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Publication numberUS5511050 A
Publication typeGrant
Application numberUS 07/705,535
Publication dateApr 23, 1996
Filing dateMay 24, 1991
Priority dateSep 21, 1988
Fee statusPaid
Publication number07705535, 705535, US 5511050 A, US 5511050A, US-A-5511050, US5511050 A, US5511050A
InventorsKiyoshi Matsumoto, Takeshi Maeda, Shigeru Nakamura, Mariko Umeda, Masuo Kasai
Original AssigneeHitachi, Ltd.
Export CitationBiBTeX, EndNote, RefMan
External Links: USPTO, USPTO Assignment, Espacenet
Focus error detecting method and optical head using the same
US 5511050 A
Abstract
A focus error detecting method and an optical head using it. In the focus error detecting method, a light beam is emitted from a light source, the beam is given positive and negative astigmatism by a diffraction grating or an acoustooptic element in a focusing optical system, beams thus formed are focused on an information recording surface, the beams reflected from the information recording surface are received by photo-detecting elements in separated optics, the reflected beams with positive and negative astigmatism are compared with each other to take a difference in a focus error detecting circuit, and a focus error detecting signal is obtained on the basis of the difference. The focus for the optical head can be adjusted using the focus error detecting signal.
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Claims(30)
We claim:
1. A focus error detecting method comprising the steps of:
emitting a light beam from a light source,
giving positive (+) astigmatism having two focal lines and negative (-) astigmatism having two focal lines to the light beam emitted,
focusing the light beam provided with the astigmatism onto an information recording surface,
receiving the light beam reflected from the information recording surface by a photo-detecting element, and
comparing the light beam with positive astigmatism and negative astigmatism received by the photo-detecting element to calculate a difference therebetween, thus providing a focus error detecting signal.
2. A focus error detecting method in which an information recording surface is used on which a large number of marks for modulating the amount of the reflection light of projected beams are intermittently located in a track traveling direction and these marks are aligned in the direction within a range of at least several tracks, comprising the steps of:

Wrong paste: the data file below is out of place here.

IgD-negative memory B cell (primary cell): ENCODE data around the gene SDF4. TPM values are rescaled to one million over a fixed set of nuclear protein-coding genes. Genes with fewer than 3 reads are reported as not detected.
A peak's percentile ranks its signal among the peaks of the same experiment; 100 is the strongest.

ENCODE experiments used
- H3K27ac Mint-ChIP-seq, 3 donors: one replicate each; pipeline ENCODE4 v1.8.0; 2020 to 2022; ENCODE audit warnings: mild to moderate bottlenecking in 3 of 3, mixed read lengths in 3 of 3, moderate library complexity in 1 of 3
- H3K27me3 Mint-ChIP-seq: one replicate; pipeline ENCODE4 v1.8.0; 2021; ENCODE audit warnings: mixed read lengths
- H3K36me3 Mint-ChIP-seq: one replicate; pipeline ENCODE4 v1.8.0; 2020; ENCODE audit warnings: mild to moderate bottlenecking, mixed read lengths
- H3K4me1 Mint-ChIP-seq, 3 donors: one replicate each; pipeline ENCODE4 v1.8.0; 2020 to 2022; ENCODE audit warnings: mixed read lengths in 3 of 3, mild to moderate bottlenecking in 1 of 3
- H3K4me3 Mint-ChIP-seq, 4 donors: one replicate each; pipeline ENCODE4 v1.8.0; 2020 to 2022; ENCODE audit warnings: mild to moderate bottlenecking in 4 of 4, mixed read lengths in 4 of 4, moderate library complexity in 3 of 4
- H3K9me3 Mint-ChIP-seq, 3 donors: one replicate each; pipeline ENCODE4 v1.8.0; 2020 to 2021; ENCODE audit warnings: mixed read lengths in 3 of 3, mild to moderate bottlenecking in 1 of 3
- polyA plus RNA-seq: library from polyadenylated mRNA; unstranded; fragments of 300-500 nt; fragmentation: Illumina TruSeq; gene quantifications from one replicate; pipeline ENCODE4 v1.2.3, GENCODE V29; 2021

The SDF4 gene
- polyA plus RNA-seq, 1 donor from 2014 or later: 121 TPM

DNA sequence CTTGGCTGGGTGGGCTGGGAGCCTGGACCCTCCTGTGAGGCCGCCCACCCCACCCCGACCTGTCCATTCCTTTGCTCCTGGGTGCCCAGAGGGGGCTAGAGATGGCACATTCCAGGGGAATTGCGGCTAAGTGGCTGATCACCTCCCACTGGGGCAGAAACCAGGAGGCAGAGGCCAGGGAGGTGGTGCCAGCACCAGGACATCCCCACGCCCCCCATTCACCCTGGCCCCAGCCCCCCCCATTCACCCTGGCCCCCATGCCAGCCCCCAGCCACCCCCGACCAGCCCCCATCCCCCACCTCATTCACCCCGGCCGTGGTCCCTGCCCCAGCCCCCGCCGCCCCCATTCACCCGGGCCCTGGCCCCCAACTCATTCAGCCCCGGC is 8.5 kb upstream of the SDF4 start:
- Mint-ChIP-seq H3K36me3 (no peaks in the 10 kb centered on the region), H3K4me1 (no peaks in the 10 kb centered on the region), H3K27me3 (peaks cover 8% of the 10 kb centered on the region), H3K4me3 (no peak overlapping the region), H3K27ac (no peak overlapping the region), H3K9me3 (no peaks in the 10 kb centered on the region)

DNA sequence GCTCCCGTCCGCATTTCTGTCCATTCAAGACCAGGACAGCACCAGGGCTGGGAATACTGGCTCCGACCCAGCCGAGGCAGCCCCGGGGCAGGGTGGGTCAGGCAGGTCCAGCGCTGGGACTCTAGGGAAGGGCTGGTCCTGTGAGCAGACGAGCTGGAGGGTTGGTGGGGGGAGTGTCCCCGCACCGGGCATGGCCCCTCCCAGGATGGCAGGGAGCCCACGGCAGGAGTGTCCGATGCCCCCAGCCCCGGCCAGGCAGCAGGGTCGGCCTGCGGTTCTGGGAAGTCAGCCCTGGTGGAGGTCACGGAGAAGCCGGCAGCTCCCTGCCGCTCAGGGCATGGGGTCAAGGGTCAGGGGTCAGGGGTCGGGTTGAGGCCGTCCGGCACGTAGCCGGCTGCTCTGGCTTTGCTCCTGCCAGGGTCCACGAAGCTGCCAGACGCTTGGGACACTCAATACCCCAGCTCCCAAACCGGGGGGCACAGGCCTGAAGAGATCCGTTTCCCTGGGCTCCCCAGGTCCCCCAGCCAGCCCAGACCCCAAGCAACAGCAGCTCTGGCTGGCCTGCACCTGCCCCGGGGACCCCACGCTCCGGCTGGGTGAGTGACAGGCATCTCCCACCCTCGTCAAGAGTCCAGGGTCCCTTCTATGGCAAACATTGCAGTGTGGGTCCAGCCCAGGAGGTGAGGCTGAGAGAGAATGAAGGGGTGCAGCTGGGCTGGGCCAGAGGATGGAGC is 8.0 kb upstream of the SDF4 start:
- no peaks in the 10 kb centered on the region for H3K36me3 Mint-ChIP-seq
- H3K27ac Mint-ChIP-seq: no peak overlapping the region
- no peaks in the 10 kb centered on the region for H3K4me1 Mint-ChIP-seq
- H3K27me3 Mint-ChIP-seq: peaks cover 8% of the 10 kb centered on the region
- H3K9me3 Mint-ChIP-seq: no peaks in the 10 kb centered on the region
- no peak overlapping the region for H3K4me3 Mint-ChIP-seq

in a focusing optical system including a diffraction element used to permit a part of the beam emitted from a light source as a main beam to pass and generate a pair of sub-beams having positive astigmatism with two focal lines and negative astigmatism with two focal lines in the direction different from the main beam at a minute angle, through the diffraction element, focusing the main beam on the information recording surface as a main spot whereas focusing the pair of sub-beams at the positions different from the main spot in the focal point direction and the track traveling direction;
taking out the beams reflected from the information recording surface separately from the optical path of the focusing optical system so that the reflection beams of the pair of sub-beams are received by two photo-detecting elements; and
detecting the amplitudes of the reflection beams of the pair of sub-beams which are modulated by the marks in terms of the outputs from the two photo-detecting elements, thereby providing a focus error detecting signal based on a difference therebetween.
3. A focus error detecting method according to claim 2, wherein said diffraction grating includes a group of linear grating grooves with gradually varying non-equal intervals therebetween.
4. A focus error detecting method according to claim 2, wherein said diffraction grating includes a group of grating grooves having the shapes of arcs cut from concentric ellipses with gradually varying non-equidistant pitches, the origin of said concentric ellipses being eccentric from the optical axis of said main beam.
5. A focus error detecting method according to claim 2, further comprising the steps of:
sampling and holding the level of the output from each of said photo-detecting elements when each of said sub-beams is located on each of said marks,
sampling and holding the level of the output from each of said photo-detecting elements when each of said sub-beams is not located on the mark, and
detecting the amplitude of the reflection beam of the sub-beams which is modulated by the mark on the bases of a difference between said sampled and held levels.
6. In a focus error detecting method according to claim 2, wherein said information recording face is used on which first plurality of pits serving as said marks are arranged on one side of a track center line and apart from the center line by a certain distance, and second plurality of pits serving as said marks are arranged on the other side of the track center line and apart from the center line by the same distance, a method for detecting a control signal for light spots comprising:
detecting a focus error using the focus error detecting method according to claim 2;
receiving the reflection light of the main beam by a photo-detecting element; and
detecting, on the bases of the output from said photo-detecting element, signal levels when the main beam passes said first pits and said second pits to provide a difference therebetween, thus providing a tracking error detecting signal from the difference.
7. An optical head for projecting a light beam on an information recording surface on which a large number of marks for modulating the amount of the reflection light of projected beams are intermittently located in a track traveling direction and these marks are aligned in the direction nearly perpendicular to the track traveling direction within a range of at least several tracks, comprising: